If you see spurting or pouring blood, like from a a hosepipe or tap:

  • You must push down hard directly over the location of the bleed, holding the
  • If you have a dressing or soft, clean pad, you can put this in between your hands and the injury, and hold it there with very strong pressure.
  • If you have an appropriate dressing which can apply sufficient pressure, you can tie this over the injury

C-spine

Red flagYou must call for backup, for example an ambulance if a person has fallen from more than twice their own height, or been injured by similar force
  • You must survey the scene, If it appears the person has fallen from more than twice their own height(or had a similar impact upon them- hit by a car or police horse, for example):
    • Do not aproach from below their feet, or whatever direction is in their eyeline
    • Tell them loudly not to move their head or neck
    • Do not move their neck.

Airway

Red flagYou must call for backup, for example an ambulance if a person does not appear to be breathing
  • You must Look listen and feel for breathing. If a person is not breathing:
    • If a person has no evidence of a c-spine injury, you should do a head tilt chin lift
    • If a person has evidence of a C-spine injury, you should do a jaw thrust.

Breathing

Red flagYou must call for backup, for example an ambulance if a person is not breathing
Red flagYou must call for backup, for example an ambulance if a person is breathing under 12 or over 30 breaths per minuite
Red flagYou must call for backup, for example an ambulance if a person has crackles, wheezes or whistles in their breathing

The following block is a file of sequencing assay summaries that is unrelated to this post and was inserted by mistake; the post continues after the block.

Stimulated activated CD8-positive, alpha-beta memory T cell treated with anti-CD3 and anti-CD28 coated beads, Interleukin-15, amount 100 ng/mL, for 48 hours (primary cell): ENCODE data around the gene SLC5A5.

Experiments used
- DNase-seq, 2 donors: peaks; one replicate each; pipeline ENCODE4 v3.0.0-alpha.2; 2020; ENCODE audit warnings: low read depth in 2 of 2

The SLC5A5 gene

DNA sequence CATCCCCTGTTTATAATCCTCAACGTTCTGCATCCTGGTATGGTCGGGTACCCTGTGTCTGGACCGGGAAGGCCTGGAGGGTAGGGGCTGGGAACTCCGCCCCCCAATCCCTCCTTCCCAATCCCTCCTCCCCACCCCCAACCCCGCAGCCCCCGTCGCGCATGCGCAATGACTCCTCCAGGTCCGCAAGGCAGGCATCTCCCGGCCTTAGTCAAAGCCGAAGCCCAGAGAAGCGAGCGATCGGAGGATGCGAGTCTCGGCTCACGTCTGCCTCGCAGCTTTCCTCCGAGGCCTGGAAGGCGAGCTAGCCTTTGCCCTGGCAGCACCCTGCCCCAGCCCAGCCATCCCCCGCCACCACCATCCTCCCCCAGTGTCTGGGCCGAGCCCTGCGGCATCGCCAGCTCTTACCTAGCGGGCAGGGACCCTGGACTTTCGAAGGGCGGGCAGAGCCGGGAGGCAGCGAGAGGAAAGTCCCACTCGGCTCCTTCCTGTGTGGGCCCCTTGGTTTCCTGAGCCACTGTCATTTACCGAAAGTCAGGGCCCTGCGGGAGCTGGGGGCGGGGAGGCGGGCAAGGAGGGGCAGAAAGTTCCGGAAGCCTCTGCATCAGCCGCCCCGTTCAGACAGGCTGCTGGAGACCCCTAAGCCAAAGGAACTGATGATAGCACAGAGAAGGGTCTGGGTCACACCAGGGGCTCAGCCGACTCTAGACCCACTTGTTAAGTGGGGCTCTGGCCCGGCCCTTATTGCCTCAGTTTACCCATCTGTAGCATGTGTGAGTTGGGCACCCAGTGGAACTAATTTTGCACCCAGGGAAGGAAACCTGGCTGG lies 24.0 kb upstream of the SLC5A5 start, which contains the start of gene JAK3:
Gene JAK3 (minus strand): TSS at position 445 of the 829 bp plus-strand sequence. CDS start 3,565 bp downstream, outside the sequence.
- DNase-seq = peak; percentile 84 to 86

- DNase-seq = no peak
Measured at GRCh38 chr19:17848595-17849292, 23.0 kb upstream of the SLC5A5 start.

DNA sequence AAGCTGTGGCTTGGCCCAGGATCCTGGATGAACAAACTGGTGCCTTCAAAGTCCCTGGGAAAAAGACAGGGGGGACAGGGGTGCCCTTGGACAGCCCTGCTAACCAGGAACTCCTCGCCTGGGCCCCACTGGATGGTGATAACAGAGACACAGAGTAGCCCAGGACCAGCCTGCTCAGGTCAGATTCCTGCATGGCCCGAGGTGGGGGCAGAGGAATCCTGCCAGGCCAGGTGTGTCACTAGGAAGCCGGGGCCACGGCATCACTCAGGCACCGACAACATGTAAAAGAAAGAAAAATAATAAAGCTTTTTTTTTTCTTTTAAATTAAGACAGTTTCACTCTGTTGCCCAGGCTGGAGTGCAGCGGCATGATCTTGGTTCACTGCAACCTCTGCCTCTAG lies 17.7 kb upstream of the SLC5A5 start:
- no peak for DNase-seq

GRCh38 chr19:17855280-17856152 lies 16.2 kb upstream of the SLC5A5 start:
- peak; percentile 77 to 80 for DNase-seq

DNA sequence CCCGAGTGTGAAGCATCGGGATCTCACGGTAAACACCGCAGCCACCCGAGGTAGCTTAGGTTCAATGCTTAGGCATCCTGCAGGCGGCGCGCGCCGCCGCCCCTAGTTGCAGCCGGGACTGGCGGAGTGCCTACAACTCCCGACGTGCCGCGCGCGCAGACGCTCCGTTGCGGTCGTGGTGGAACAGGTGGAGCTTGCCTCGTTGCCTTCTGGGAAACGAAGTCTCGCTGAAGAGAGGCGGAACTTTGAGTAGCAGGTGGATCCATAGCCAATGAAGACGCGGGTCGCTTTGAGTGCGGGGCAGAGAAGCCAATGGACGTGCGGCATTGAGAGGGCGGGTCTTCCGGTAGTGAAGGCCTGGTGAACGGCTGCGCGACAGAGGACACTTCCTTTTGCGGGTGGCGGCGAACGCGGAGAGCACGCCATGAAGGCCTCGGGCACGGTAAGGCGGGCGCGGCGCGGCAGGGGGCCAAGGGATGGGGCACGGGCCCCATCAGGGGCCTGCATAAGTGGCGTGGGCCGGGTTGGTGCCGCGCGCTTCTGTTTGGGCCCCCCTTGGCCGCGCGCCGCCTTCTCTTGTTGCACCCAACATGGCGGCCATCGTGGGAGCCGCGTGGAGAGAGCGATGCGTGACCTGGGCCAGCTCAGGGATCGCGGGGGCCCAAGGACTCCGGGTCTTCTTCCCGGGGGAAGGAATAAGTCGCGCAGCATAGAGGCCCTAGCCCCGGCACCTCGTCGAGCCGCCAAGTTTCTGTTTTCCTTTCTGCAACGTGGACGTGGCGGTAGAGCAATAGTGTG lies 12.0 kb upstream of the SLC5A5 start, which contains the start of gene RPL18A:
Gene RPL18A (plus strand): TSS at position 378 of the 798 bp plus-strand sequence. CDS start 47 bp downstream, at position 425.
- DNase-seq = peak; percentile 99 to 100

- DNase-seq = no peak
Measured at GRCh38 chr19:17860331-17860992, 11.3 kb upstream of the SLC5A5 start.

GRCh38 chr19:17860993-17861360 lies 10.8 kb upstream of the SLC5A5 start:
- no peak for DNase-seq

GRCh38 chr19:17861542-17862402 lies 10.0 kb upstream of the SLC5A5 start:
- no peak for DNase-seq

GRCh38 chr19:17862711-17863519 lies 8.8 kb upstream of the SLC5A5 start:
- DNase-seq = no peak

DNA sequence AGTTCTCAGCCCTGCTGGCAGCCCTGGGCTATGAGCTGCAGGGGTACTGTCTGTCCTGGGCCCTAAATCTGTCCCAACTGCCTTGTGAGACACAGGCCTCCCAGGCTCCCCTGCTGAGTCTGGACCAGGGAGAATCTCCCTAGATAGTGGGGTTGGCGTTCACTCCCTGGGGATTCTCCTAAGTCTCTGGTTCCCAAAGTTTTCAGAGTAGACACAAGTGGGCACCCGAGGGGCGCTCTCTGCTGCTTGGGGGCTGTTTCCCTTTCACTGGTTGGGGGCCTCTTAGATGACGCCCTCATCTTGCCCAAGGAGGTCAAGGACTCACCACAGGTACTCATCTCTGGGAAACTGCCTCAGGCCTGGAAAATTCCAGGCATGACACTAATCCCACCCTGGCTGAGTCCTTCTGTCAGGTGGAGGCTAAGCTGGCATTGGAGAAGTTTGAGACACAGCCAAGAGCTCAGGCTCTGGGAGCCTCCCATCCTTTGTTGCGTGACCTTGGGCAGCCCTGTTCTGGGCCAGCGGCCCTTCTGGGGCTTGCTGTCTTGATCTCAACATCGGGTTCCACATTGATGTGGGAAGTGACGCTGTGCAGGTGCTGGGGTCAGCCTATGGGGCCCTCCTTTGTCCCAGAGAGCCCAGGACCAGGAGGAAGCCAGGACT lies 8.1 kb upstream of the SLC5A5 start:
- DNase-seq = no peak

If a person is breathing you must look listen and feel their breathing again:

  • If a person is not breathing, do Basic life support
  • If a person is breathing unusually quickly, check for asthma or panic attacks.
  • If a person is using muscles in their kneck when they breathe in(otherwise known as accessory muscles), red flag and check for pneumonia.
  • If a person has wheezes, chrackles or whistles, red flag and continue.

Circulation

Red flagYou must call for backup, for example an ambulance if a persons capillary refill time is more than 3 seconds
Red flagYou must call for backup, for example an ambulance if a persons skin shows symptoms of shock
Red flagYou must call for backup, for example an ambulance if a person has a burn larger than their own hand
Red flagYou must call for backup, for example an ambulance if a person has a third degree burn
Red flagYou must call for backup, for example an ambulance if a person has lost more than 20% of their blood volume
Red flagYou must call for backup, for example an ambulance if an injury exposes nerves or bone

Damage

Red flagYou must call for backup, for example an ambulance if a person has straw or clear fluid coming from their eyes, ears or nose
Red flagYou must call for backup, for example an ambulance if there is unexplained bruising around their eyes or behind their ears
Red flagYou must call for backup, for example an ambulance if there are unexplained sensory, speech or balance problems
Red flagYou must call for backup, for example an ambulance if a person is experiencing unexplained seizures
Red flagYou must call for backup, for example an ambulance if a person is sliding down DICC
Red flagYou must call for backup, for example an ambulance if there are constrictions to blood flow for more than 10 minuites
Red flagYou must call for backup, for example an ambulance if there is a broken pelvis or leg

Environment

Red flagYou must call for backup, for example an ambulance if a person has hot but dry skin
Red flagYou must call for backup, for example an ambulance if a person has cold and pale or grey skin, combined with tiredness or sliding down DICC

Flip